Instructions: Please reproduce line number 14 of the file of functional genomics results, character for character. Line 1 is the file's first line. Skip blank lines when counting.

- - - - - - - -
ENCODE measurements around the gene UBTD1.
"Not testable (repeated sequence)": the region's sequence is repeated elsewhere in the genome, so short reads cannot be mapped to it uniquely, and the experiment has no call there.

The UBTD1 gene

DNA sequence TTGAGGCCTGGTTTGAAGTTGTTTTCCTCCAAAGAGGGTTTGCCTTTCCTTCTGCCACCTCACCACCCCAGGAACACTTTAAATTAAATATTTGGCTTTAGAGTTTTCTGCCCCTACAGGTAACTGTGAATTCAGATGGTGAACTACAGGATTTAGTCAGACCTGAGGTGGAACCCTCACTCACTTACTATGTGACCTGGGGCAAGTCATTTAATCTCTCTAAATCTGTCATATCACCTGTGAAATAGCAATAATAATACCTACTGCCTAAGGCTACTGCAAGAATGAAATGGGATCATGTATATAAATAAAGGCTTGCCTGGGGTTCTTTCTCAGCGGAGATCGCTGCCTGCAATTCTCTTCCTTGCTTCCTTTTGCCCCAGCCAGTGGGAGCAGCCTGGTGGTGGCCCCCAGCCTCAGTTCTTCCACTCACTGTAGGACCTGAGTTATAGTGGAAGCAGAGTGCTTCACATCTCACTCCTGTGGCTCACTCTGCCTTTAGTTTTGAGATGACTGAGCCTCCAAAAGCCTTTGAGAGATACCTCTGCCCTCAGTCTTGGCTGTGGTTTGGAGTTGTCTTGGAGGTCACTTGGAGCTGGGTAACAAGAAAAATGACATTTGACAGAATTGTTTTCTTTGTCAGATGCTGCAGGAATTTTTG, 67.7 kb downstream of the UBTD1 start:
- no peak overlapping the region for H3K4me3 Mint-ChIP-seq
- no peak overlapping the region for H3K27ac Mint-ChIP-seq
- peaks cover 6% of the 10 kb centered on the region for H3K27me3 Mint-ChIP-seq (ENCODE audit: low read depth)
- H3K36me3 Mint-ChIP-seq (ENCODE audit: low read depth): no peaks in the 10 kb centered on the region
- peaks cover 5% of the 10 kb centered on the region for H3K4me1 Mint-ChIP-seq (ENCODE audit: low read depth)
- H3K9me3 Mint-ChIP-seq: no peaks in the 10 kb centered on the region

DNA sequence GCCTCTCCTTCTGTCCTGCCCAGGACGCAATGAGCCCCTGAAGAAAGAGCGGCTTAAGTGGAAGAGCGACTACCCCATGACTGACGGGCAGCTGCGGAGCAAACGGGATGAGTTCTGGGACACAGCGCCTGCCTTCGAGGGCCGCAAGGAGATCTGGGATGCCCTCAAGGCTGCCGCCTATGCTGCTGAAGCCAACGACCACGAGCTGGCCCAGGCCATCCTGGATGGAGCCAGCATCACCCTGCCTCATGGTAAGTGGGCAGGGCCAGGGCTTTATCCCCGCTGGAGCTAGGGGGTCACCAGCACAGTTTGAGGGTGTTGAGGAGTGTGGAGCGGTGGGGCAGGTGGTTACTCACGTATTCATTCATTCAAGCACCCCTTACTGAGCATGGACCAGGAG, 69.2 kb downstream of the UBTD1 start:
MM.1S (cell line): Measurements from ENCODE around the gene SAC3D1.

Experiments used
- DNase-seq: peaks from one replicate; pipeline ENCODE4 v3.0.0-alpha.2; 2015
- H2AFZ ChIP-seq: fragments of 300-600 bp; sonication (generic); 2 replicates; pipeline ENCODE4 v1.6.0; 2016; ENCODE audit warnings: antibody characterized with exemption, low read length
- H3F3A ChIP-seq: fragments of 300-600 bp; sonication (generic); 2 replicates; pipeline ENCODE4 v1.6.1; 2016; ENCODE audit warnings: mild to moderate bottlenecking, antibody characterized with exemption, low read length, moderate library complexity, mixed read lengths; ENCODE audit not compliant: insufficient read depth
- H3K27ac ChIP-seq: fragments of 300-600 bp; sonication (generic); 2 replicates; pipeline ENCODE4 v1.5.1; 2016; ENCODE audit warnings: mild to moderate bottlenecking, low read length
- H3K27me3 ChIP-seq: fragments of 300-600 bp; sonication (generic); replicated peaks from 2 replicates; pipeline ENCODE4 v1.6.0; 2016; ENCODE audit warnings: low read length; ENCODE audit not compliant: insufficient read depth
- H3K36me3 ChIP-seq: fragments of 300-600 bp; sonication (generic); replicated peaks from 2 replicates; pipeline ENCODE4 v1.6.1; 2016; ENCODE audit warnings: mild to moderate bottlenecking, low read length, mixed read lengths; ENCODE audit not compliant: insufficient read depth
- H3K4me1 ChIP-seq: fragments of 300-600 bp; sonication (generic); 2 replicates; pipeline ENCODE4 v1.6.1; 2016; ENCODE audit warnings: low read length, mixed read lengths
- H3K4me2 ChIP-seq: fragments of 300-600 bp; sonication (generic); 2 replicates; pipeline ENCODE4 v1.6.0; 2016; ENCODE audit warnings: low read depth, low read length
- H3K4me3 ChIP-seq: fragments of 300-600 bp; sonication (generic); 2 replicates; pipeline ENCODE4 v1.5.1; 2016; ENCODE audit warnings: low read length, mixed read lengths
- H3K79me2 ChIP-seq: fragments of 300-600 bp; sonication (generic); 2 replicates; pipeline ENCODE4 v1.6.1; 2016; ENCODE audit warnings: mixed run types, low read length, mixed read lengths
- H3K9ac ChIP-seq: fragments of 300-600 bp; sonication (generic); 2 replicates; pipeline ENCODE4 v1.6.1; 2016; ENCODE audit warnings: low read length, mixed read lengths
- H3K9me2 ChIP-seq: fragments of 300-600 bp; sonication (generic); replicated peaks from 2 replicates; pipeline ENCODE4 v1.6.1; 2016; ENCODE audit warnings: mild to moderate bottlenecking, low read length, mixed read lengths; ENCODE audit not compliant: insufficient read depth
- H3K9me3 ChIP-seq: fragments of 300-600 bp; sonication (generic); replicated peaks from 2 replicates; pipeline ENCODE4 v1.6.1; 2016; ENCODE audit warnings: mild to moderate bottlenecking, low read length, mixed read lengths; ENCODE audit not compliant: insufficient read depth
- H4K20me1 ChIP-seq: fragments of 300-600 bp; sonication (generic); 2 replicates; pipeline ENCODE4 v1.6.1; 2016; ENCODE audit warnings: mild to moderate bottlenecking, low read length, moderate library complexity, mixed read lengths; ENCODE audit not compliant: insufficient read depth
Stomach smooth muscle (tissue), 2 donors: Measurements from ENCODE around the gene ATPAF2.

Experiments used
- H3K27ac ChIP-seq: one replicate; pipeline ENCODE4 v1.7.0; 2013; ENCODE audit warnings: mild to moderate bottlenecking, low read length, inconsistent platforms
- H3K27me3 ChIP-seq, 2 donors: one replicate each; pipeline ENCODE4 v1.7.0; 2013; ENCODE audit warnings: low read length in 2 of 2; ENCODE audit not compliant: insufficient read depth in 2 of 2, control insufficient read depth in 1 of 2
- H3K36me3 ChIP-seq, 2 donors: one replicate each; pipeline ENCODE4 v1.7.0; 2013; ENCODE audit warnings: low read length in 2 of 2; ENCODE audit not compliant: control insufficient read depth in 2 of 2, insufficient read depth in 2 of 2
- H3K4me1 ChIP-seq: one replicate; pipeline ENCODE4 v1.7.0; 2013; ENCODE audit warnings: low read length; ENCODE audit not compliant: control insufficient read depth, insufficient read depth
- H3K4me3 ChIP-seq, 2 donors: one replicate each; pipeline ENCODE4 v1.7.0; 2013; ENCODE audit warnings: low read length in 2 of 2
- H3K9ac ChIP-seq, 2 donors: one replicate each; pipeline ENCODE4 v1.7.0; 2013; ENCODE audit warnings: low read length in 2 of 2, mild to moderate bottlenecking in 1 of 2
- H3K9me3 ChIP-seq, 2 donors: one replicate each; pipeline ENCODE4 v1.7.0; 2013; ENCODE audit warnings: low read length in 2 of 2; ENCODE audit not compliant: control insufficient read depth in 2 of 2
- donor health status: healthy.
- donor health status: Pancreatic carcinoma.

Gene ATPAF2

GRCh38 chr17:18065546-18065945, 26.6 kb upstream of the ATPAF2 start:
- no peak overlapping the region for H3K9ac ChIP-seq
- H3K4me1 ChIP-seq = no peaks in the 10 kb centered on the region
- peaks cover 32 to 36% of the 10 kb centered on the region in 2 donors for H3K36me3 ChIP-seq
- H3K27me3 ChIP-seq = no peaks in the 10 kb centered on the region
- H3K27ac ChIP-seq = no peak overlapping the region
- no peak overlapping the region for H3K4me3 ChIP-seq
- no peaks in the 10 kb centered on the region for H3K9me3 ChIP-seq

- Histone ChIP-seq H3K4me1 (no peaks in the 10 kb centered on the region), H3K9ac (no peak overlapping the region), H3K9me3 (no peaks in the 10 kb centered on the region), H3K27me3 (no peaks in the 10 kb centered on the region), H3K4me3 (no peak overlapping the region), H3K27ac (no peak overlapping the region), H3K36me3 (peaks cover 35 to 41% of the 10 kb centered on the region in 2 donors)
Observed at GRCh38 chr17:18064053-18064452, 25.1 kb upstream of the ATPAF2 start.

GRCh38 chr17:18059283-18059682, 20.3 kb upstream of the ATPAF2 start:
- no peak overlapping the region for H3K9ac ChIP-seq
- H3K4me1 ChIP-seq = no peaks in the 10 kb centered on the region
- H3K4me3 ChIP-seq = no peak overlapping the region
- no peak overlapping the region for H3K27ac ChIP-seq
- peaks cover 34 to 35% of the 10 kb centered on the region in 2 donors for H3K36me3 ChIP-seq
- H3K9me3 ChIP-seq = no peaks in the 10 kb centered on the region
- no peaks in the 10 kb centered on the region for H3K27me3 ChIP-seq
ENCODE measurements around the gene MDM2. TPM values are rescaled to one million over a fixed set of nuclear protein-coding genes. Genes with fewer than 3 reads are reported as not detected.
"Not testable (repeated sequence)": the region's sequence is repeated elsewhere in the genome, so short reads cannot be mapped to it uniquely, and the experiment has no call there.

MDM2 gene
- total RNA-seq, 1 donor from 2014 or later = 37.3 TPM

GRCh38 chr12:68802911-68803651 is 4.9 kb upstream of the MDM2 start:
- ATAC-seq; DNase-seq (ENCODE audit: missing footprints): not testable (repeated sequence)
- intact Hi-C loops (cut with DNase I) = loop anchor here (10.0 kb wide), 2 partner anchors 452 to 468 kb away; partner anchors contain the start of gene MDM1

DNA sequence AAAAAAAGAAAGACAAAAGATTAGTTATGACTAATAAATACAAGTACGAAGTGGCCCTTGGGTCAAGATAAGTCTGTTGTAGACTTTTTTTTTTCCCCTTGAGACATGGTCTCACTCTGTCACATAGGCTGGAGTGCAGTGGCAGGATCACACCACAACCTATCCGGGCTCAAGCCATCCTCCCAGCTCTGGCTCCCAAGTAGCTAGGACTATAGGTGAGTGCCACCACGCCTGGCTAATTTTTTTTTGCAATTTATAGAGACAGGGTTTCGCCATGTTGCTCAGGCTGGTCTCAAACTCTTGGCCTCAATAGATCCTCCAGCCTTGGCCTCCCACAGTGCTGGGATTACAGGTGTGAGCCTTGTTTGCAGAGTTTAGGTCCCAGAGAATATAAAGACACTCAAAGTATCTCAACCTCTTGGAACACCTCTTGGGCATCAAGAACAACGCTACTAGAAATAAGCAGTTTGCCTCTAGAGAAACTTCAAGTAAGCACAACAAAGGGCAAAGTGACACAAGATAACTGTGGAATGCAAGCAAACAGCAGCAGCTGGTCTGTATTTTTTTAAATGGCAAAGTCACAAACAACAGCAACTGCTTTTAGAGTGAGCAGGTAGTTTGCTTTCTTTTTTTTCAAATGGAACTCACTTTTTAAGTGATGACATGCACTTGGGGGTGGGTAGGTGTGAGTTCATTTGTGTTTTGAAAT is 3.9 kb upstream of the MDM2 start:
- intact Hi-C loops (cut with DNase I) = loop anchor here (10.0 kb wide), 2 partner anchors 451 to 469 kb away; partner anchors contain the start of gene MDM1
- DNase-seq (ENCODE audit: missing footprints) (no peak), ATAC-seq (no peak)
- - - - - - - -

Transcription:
- DNase-seq: peaks from one replicate; pipeline ENCODE4 v3.0.0-alpha.2; 2015